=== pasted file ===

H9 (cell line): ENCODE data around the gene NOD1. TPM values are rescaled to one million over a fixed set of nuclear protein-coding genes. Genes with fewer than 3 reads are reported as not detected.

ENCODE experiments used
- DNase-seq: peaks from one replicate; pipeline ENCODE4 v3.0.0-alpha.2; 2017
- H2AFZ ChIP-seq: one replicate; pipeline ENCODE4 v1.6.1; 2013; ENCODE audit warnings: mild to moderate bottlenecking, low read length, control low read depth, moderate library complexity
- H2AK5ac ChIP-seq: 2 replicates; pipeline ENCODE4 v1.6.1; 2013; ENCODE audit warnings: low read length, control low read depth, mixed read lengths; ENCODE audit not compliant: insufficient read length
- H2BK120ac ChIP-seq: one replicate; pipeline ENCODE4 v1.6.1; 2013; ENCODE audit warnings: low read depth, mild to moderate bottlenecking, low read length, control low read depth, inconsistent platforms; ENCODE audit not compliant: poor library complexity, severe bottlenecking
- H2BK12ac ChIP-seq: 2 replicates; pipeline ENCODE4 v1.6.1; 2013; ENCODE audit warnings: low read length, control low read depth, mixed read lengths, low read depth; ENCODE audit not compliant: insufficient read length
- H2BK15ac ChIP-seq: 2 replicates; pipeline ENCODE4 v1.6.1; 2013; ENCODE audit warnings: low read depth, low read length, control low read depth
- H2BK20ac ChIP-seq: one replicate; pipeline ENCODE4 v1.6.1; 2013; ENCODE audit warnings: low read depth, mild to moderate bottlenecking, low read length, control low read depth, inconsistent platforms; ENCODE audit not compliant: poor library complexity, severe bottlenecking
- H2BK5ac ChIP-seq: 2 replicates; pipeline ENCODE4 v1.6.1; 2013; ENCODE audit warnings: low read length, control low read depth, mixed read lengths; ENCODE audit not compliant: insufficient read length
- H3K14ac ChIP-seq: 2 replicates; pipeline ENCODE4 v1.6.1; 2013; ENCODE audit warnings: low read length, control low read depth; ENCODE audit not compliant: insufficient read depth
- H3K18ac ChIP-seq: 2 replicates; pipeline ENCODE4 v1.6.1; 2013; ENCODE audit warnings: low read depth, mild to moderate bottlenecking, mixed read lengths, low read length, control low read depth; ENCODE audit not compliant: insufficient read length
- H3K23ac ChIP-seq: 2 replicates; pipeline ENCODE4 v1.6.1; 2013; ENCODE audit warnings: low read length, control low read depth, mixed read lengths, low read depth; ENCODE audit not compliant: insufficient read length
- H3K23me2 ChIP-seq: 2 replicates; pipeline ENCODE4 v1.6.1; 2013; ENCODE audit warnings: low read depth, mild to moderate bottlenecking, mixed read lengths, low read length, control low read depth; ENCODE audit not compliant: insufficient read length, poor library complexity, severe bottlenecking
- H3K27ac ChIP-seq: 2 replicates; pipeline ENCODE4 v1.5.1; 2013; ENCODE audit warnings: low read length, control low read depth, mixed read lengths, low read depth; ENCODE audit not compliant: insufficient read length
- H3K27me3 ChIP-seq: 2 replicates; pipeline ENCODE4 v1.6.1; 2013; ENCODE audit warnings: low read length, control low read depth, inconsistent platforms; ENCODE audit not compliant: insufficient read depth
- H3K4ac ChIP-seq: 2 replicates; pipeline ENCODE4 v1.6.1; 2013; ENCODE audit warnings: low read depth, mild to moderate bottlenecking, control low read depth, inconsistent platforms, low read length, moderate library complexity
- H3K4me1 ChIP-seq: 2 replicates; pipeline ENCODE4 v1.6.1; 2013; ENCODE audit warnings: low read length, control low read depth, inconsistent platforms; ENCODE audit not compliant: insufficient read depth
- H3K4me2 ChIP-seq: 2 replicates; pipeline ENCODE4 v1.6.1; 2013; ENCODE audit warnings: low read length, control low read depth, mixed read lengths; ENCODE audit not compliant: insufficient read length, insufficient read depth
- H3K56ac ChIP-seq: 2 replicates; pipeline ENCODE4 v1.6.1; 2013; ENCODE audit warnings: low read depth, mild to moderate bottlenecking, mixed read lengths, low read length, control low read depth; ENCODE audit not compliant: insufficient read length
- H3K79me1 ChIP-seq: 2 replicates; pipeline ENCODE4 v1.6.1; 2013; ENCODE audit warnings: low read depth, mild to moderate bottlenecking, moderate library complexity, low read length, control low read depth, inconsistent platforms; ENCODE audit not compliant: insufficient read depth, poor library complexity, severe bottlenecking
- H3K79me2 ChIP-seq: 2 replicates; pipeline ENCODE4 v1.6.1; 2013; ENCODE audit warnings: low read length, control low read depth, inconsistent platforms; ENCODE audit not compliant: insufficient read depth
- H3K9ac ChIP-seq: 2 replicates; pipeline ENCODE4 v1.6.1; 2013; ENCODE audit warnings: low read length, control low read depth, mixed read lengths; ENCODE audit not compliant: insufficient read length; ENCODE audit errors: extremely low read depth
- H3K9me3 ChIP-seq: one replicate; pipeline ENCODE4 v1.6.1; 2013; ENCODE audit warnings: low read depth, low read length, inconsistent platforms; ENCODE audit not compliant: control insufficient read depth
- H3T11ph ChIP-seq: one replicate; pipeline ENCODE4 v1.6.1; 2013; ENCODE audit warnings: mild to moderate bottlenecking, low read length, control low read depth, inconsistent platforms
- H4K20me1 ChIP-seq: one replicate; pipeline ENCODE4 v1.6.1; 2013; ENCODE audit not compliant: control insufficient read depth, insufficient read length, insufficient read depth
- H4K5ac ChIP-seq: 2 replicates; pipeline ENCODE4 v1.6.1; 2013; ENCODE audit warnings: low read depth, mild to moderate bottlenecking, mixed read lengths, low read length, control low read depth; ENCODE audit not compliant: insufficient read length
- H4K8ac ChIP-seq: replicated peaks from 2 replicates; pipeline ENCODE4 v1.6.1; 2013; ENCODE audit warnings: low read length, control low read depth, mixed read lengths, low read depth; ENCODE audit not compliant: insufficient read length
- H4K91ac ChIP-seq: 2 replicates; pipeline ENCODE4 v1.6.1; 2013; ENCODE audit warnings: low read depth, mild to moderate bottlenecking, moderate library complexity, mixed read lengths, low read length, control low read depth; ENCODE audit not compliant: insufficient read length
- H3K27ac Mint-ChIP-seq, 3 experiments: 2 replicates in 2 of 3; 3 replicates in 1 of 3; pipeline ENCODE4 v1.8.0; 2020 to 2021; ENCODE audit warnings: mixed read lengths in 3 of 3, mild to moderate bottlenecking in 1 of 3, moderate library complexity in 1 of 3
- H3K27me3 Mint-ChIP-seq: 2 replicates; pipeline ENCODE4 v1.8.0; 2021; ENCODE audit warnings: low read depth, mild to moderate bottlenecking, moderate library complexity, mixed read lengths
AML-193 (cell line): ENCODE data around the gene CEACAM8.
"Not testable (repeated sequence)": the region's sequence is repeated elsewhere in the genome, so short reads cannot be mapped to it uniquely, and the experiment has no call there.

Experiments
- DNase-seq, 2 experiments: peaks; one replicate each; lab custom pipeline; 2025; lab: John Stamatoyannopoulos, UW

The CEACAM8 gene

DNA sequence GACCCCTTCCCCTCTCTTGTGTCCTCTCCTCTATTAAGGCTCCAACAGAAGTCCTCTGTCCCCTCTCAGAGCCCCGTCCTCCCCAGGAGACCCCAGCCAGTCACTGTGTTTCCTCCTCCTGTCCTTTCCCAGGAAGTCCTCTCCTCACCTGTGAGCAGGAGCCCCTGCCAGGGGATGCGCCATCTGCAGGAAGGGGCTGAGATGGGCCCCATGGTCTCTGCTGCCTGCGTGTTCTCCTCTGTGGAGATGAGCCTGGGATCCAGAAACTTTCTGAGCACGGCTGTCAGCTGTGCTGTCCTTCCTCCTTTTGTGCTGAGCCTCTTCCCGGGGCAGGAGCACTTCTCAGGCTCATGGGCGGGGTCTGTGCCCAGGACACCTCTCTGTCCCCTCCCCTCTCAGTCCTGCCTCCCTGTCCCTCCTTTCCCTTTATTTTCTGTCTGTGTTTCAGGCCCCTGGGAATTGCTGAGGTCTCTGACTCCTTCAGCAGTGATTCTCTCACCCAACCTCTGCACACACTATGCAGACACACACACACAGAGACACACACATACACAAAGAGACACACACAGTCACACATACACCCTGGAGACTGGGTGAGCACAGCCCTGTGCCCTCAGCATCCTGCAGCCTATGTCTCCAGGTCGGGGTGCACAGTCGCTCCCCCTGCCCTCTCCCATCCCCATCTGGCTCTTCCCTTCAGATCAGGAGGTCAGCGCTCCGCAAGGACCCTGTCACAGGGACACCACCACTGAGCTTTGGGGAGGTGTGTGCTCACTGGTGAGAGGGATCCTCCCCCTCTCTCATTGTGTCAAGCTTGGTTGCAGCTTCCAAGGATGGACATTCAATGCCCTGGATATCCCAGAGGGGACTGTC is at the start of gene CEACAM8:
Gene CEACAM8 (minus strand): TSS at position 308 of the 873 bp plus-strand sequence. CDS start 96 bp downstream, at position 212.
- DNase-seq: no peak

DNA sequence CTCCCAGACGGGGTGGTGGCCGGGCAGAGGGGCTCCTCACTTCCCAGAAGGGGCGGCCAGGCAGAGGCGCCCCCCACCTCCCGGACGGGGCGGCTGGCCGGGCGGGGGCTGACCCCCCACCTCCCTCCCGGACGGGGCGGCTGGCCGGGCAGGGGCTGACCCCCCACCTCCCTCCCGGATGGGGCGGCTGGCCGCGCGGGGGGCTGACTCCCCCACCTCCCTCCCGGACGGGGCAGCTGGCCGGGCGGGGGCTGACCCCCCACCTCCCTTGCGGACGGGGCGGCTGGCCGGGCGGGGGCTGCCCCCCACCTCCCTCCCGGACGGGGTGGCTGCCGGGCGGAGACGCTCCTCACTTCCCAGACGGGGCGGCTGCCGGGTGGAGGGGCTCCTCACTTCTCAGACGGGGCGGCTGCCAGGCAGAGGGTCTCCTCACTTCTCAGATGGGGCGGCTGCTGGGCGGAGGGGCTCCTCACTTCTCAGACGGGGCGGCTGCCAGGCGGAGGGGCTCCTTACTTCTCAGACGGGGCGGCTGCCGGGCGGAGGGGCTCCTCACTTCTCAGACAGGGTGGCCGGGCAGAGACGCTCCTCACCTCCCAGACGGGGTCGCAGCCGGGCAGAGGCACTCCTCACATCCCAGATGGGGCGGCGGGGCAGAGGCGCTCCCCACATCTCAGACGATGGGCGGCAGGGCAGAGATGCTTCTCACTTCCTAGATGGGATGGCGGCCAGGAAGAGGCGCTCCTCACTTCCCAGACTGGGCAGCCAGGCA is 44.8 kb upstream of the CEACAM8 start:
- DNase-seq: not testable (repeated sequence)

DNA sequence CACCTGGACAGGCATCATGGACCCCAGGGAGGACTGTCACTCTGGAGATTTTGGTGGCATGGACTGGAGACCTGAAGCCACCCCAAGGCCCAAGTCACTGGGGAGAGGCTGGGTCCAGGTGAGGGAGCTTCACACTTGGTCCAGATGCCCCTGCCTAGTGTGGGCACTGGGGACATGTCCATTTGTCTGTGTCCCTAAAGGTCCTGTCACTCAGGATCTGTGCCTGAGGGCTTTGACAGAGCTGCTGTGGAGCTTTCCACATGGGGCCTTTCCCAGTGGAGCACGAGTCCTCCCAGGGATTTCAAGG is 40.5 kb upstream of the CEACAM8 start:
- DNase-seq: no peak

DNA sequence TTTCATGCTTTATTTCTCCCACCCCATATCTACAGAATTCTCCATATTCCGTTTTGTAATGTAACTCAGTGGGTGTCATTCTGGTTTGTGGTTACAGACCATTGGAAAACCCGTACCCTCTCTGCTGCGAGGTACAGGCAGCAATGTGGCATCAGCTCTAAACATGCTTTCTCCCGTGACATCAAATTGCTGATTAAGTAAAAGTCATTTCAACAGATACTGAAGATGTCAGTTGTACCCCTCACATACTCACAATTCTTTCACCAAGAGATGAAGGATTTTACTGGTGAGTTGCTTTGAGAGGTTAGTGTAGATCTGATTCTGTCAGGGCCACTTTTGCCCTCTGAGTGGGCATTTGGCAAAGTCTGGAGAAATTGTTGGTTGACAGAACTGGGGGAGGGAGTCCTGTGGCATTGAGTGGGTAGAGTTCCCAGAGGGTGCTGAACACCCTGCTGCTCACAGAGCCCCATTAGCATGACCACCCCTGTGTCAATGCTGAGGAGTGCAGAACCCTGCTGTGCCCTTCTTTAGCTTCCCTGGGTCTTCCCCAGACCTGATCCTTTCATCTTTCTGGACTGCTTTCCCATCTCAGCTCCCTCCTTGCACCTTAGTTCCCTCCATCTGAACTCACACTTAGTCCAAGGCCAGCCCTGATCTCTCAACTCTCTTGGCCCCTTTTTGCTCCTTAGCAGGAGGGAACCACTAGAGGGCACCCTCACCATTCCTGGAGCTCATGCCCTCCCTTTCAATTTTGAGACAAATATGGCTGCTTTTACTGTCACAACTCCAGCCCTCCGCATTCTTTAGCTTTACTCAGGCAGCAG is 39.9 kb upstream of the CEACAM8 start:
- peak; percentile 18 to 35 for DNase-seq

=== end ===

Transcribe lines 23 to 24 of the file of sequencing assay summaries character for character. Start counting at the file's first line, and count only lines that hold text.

- H3K9ac ChIP-seq: 2 replicates; pipeline ENCODE4 v1.6.1; 2013; ENCODE audit warnings: low read length, control low read depth, mixed read lengths; ENCODE audit not compliant: insufficient read length; ENCODE audit errors: extremely low read depth
- H3K9me3 ChIP-seq: one replicate; pipeline ENCODE4 v1.6.1; 2013; ENCODE audit warnings: low read depth, low read length, inconsistent platforms; ENCODE audit not compliant: control insufficient read depth